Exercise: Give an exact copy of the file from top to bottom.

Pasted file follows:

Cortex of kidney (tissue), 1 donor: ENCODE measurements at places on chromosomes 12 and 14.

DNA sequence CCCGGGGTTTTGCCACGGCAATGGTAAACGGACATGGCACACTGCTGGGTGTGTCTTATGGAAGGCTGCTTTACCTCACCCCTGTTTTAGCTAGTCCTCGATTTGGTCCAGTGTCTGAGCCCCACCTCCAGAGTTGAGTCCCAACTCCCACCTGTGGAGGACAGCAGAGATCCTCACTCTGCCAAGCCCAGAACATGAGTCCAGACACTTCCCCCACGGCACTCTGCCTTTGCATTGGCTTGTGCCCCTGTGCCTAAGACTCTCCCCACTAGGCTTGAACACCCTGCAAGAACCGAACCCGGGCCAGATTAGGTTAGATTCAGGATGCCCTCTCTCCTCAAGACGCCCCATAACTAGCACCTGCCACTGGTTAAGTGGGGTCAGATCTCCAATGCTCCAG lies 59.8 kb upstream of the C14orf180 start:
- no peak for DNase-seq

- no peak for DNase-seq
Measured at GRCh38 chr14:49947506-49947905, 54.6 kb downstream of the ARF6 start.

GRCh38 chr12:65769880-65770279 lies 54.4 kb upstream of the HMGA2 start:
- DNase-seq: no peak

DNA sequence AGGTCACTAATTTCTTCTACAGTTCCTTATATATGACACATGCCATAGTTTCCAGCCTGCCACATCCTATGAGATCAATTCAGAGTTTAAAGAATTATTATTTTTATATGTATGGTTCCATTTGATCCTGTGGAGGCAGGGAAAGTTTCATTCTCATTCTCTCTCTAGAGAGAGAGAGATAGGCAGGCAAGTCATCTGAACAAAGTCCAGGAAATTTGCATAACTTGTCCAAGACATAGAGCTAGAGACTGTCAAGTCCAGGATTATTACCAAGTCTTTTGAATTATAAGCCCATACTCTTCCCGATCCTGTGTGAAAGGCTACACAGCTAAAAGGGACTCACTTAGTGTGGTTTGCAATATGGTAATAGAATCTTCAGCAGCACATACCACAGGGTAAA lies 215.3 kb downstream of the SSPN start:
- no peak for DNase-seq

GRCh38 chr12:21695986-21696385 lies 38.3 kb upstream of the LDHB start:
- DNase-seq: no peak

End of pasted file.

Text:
Cortex of kidney (tissue), 1 donor: ENCODE measurements at places on chromosomes 12 and 14.

DNA sequence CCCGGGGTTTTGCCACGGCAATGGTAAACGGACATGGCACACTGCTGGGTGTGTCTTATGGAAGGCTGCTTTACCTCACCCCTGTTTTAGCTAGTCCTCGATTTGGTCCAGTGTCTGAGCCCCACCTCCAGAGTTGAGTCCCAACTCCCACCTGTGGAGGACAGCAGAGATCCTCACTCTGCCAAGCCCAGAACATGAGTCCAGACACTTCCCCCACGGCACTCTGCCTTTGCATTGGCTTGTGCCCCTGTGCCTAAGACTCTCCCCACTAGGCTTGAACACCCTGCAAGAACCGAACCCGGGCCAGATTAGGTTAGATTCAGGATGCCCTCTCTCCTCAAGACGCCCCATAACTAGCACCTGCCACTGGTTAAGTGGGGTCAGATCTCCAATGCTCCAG lies 59.8 kb upstream of the C14orf180 start:
- no peak for DNase-seq

- no peak for DNase-seq
Measured at GRCh38 chr14:49947506-49947905, 54.6 kb downstream of the ARF6 start.

GRCh38 chr12:65769880-65770279 lies 54.4 kb upstream of the HMGA2 start:
- DNase-seq: no peak

DNA sequence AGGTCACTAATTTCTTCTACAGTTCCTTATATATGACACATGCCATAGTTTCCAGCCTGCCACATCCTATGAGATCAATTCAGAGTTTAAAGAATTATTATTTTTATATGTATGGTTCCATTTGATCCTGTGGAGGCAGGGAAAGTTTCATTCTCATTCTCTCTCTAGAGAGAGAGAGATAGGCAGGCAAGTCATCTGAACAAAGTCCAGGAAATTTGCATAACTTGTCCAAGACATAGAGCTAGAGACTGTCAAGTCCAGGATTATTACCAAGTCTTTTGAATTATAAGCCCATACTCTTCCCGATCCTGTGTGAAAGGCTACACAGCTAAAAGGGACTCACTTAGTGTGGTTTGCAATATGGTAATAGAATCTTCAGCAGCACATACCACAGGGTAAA lies 215.3 kb downstream of the SSPN start:
- no peak for DNase-seq

GRCh38 chr12:21695986-21696385 lies 38.3 kb upstream of the LDHB start:
- DNase-seq: no peak